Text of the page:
Trudeau's housing agency has admitted that his government does not have a plan in place to construct new homes

December 22, 2023

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In Ottawa, Ontario, the issue of housing affordability in Canada has worsened significantly during Justin Trudeau's eight-year tenure as the Prime Minister. In the past, it took 25 years to pay off a mortgage, but today, it takes the same amount of time just to save up for a down payment. The situation has deteriorated to the extent that some families are compelled to opt for 90-year mortgages that they may never be able to repay. This swift rise in housing costs is unique to Canada, with Toronto being identified as the world's worst housing bubble, and Vancouver ranking as the third most unaffordable housing market globally.
To address the housing affordability crisis, the Canada Mortgage and Housing Corporation (CMHC), an agency under Trudeau's administration, declared in September that Canada needs 3.5 million new homes by the end of the decade. However, recent revelations have shown that Trudeau's government lacks a plan to bridge this housing gap, as confirmed in a conversation with a Senator:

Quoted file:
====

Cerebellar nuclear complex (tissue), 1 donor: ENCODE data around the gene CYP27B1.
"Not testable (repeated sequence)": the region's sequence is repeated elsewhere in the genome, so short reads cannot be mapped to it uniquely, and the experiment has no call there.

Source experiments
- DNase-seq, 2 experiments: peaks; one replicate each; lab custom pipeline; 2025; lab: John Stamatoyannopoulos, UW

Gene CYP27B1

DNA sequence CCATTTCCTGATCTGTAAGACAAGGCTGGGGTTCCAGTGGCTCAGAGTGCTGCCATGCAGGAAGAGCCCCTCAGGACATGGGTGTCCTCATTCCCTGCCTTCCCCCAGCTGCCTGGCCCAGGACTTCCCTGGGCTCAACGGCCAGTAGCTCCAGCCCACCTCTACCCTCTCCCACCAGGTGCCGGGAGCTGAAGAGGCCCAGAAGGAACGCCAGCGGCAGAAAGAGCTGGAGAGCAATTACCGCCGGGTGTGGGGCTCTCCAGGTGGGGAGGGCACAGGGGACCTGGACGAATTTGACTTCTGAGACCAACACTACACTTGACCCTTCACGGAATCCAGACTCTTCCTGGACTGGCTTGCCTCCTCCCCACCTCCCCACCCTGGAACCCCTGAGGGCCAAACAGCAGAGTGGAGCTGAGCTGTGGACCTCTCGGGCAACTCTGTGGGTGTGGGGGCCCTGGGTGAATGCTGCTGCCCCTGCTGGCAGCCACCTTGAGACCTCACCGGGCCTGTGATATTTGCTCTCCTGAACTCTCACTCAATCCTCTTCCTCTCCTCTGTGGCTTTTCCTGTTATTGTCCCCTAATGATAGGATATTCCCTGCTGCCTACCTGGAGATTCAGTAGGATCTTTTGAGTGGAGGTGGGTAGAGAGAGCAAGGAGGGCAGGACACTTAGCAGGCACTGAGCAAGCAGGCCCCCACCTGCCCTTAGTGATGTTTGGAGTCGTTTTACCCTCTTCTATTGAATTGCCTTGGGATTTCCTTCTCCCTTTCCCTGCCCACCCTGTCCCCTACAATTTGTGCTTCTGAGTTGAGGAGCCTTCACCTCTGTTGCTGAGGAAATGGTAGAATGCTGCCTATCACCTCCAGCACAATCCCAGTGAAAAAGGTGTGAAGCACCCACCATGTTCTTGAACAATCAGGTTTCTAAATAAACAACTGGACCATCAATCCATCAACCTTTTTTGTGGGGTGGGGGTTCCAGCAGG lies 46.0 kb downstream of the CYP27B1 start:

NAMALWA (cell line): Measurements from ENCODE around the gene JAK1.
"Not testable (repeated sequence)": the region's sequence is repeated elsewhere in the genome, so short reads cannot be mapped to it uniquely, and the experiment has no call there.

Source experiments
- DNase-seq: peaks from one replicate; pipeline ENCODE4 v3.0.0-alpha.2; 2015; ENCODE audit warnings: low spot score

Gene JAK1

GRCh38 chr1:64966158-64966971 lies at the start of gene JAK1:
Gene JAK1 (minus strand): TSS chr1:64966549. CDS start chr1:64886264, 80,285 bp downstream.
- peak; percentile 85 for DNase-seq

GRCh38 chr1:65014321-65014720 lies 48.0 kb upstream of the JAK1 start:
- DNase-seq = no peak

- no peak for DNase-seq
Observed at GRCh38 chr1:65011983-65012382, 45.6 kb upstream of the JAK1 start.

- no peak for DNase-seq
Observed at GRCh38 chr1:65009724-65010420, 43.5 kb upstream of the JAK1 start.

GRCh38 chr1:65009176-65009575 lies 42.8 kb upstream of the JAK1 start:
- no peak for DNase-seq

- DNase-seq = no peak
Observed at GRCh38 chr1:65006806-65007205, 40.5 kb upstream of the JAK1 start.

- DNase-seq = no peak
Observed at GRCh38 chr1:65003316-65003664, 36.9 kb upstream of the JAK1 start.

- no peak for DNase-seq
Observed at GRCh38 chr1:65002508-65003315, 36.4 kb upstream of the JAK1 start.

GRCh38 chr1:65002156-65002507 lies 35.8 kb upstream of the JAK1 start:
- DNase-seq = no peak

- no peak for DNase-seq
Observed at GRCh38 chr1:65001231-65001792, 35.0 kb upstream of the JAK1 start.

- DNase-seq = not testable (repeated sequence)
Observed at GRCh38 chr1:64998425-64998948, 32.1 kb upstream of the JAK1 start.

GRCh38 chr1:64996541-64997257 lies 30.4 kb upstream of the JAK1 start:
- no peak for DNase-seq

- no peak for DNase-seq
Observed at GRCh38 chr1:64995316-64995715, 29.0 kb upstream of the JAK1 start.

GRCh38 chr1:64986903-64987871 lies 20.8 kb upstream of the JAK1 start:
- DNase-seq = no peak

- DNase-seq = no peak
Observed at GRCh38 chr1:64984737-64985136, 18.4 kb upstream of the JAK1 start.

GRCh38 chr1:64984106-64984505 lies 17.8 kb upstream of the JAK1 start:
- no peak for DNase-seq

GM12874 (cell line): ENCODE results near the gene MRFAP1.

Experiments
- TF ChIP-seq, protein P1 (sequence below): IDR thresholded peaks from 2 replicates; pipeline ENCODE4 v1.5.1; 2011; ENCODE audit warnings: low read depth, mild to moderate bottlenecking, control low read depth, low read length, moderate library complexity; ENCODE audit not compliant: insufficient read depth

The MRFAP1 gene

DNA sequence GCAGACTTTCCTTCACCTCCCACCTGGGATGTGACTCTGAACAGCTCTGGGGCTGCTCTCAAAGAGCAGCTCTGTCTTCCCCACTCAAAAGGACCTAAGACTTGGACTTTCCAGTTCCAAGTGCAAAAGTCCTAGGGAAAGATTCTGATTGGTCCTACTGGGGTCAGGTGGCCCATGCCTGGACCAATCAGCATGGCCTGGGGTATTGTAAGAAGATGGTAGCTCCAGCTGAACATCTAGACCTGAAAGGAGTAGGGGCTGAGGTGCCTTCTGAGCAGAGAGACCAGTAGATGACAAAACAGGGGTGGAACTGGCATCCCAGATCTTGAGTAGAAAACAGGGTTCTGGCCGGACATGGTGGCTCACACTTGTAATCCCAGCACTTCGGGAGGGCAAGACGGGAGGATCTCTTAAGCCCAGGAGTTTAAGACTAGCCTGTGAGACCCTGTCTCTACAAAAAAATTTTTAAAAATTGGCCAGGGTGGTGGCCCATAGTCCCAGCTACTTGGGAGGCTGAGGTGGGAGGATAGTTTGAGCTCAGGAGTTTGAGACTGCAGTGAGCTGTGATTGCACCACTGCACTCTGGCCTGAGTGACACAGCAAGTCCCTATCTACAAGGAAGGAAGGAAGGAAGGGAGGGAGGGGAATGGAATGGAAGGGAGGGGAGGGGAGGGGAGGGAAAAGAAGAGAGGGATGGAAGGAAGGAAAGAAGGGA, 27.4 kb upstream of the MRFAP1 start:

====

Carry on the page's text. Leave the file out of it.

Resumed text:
Senator Marshall: Is there a plan in place yet?
CMHC CEO: No, there is no plan.

This admission did not come from an opposition Member of Parliament but from Justin Trudeau's own housing agency, highlighting the absence of a concrete strategy after eight years of his leadership. Trudeau's approach so far has mainly involved excessive and irresponsible money printing, which has inflated housing costs, benefiting large corporations and bureaucracies, while hindering actual home construction.
One of his recent initiatives, the $4 billion housing accelerator plan, appears to direct funds toward creating more local bureaucracies rather than increasing housing supply. Consequently, Canada is currently constructing fewer homes than it did in the 1970s, despite having a smaller population. In response to this crisis, Pierre Poilievre introduced the Building Homes, Not Bureaucracy Act, designed to incentivize municipalities to promote home construction while penalizing those obstructing development with NIMBY (Not In My Backyard) policies.
The Conservative Party of Canada aims to provide common-sense solutions to address the housing affordability crisis and ensure that Canadians have access to homes they can genuinely afford.